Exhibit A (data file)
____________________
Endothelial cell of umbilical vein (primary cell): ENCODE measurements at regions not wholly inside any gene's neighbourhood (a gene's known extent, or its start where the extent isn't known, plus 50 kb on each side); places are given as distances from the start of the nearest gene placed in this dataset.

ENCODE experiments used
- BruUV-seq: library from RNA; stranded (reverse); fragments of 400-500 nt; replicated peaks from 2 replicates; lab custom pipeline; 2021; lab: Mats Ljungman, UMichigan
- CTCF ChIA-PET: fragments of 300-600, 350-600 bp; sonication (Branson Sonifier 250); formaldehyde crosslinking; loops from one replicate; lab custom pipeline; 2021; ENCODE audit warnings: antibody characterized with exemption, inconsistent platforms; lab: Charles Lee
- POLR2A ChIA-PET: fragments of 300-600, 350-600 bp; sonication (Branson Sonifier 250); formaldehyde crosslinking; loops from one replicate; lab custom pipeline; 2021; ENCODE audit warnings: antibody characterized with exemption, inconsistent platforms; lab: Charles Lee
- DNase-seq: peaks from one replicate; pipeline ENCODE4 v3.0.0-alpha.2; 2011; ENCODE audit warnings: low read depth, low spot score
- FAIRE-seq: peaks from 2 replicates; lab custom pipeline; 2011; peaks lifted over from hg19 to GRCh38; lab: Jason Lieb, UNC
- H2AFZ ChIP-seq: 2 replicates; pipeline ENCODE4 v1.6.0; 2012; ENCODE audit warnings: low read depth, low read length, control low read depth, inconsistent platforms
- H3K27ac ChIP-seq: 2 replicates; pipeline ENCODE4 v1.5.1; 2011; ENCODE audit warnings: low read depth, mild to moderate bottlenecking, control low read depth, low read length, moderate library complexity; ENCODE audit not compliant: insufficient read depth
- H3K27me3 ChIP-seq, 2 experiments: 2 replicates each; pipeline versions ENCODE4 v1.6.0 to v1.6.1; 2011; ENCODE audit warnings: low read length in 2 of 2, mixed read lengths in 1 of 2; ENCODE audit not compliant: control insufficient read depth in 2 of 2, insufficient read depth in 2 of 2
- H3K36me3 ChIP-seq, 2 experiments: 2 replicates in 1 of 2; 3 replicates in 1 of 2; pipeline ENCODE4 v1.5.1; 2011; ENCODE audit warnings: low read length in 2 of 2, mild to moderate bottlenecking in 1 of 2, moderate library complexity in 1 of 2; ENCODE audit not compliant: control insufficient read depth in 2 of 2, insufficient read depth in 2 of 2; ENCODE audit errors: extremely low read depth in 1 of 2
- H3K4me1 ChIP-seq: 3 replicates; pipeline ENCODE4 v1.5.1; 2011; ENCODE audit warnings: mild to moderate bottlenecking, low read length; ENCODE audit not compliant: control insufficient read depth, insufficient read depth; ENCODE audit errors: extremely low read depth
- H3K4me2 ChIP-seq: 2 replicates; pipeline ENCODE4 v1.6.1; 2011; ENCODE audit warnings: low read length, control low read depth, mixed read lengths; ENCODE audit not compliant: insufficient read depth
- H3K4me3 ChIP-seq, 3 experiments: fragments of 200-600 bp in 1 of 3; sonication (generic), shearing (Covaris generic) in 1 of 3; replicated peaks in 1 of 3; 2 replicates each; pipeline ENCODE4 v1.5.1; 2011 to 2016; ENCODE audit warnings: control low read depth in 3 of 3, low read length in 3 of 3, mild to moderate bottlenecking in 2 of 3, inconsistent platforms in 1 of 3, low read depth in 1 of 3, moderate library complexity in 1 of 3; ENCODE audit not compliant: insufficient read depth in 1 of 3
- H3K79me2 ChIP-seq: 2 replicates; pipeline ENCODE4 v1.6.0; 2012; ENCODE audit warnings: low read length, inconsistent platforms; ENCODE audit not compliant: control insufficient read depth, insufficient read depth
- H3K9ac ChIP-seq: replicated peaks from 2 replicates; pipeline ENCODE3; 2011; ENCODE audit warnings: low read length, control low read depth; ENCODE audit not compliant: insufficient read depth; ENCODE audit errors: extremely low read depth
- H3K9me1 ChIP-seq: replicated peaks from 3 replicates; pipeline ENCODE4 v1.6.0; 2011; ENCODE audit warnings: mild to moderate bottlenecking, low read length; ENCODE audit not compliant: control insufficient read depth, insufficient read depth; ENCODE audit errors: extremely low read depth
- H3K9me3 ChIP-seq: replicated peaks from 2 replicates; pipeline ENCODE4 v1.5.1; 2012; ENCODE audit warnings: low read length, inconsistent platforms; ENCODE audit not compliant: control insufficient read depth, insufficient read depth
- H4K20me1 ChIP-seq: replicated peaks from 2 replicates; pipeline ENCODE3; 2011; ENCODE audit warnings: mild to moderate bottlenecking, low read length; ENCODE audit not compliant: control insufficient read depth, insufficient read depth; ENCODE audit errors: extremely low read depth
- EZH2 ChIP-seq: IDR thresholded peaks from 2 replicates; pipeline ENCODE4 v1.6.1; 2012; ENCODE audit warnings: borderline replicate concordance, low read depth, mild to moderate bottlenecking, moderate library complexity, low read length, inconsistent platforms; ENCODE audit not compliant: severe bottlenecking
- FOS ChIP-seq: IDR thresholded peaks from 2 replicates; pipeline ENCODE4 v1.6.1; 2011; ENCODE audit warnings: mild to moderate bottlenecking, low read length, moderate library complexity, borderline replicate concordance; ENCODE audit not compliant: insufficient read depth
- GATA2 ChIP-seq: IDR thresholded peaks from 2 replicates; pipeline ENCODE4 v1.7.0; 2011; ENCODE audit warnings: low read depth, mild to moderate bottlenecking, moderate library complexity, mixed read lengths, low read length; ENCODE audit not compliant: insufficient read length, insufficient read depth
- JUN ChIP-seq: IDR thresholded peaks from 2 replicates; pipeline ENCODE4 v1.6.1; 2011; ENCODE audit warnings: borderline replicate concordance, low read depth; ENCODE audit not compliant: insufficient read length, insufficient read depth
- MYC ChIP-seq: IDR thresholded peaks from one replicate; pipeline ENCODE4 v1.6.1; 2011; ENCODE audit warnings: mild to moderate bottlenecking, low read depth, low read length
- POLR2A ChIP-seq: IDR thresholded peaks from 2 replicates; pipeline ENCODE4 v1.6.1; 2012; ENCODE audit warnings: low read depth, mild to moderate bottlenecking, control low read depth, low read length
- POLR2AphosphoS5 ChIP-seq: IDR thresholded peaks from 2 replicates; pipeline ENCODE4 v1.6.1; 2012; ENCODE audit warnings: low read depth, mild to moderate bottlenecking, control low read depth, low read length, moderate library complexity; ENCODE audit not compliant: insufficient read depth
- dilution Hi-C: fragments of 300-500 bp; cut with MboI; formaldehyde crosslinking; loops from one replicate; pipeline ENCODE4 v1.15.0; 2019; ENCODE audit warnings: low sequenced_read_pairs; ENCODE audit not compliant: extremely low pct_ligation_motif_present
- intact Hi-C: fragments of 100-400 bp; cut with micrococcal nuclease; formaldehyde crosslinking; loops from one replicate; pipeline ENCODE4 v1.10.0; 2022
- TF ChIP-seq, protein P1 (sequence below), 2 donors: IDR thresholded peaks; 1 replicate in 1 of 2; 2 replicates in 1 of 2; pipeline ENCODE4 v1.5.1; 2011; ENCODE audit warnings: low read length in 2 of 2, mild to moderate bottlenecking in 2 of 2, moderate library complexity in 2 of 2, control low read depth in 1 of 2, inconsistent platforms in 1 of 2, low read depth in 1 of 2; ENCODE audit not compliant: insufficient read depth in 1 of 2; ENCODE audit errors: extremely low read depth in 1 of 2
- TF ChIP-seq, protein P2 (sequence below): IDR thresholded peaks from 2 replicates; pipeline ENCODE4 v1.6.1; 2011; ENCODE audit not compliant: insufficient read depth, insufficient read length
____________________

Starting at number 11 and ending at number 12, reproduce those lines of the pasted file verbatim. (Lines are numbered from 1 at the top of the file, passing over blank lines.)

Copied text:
- H3K36me3 ChIP-seq, 2 experiments: 2 replicates in 1 of 2; 3 replicates in 1 of 2; pipeline ENCODE4 v1.5.1; 2011; ENCODE audit warnings: low read length in 2 of 2, mild to moderate bottlenecking in 1 of 2, moderate library complexity in 1 of 2; ENCODE audit not compliant: control insufficient read depth in 2 of 2, insufficient read depth in 2 of 2; ENCODE audit errors: extremely low read depth in 1 of 2
- H3K4me1 ChIP-seq: 3 replicates; pipeline ENCODE4 v1.5.1; 2011; ENCODE audit warnings: mild to moderate bottlenecking, low read length; ENCODE audit not compliant: control insufficient read depth, insufficient read depth; ENCODE audit errors: extremely low read depth